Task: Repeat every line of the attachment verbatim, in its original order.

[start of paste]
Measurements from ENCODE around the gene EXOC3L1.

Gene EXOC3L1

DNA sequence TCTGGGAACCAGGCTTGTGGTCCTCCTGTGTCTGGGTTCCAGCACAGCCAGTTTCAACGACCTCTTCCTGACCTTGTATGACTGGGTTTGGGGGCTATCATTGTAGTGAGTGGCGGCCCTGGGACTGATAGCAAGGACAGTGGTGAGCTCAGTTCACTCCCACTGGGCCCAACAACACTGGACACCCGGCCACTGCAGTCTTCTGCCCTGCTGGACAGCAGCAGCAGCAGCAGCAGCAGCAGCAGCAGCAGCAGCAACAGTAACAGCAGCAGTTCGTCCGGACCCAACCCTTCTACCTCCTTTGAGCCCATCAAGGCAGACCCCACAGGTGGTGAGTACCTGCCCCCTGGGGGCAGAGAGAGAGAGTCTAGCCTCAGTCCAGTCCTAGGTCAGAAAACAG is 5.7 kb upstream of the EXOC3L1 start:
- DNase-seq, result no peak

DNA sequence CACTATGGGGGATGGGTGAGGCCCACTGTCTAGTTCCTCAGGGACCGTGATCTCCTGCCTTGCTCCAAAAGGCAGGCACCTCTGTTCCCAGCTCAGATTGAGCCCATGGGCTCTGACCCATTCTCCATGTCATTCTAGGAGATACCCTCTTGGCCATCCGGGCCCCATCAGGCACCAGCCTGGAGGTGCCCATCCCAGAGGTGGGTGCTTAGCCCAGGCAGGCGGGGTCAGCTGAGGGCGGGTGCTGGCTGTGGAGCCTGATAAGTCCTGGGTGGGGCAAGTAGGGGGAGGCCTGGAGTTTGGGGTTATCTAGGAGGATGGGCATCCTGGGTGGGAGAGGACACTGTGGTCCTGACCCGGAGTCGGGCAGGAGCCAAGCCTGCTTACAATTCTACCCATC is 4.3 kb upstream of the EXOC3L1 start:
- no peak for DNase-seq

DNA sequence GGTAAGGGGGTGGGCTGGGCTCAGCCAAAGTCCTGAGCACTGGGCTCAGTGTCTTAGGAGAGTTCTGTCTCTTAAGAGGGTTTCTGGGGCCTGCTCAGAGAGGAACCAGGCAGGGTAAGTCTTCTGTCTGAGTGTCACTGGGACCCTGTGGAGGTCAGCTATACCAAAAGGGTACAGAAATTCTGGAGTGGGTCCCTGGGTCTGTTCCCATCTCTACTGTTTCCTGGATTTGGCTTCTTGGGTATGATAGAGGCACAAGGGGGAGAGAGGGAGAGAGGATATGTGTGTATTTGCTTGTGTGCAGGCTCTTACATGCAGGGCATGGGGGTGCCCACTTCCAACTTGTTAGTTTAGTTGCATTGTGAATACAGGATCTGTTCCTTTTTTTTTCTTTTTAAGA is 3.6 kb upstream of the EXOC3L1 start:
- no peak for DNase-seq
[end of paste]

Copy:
Measurements from ENCODE around the gene EXOC3L1.

Gene EXOC3L1

DNA sequence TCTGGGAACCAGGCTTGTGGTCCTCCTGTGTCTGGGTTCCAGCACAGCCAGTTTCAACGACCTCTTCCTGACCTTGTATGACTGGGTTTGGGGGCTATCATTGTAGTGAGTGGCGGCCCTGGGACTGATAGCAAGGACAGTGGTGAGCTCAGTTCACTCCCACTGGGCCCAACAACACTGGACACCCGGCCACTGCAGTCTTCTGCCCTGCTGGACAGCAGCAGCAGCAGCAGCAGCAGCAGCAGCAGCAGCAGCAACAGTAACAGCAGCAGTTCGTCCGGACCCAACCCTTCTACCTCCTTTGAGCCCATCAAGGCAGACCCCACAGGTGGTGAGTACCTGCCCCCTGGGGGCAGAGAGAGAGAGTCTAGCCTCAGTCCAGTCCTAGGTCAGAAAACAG is 5.7 kb upstream of the EXOC3L1 start:
- DNase-seq, result no peak

DNA sequence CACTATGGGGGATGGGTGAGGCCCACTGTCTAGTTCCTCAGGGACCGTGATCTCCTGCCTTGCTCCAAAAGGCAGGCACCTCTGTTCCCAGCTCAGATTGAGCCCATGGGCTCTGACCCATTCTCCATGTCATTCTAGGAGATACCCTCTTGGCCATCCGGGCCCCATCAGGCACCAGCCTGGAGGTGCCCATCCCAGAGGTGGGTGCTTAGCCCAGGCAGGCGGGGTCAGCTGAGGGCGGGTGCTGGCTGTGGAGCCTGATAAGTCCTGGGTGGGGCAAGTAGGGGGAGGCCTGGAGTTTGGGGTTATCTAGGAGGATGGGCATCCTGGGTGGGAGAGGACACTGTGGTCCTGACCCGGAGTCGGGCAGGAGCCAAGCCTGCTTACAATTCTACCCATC is 4.3 kb upstream of the EXOC3L1 start:
- no peak for DNase-seq

DNA sequence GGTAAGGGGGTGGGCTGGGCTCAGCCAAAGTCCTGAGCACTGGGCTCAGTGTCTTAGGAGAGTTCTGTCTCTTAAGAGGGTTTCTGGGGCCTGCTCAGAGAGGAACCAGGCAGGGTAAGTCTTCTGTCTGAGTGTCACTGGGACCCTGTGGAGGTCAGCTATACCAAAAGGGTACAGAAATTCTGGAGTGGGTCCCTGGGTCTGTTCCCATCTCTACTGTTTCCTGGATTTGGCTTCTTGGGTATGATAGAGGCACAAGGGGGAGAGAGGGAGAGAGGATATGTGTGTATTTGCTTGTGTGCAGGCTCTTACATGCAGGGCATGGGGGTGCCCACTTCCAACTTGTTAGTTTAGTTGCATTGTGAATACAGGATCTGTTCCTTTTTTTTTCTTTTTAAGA is 3.6 kb upstream of the EXOC3L1 start:
- no peak for DNase-seq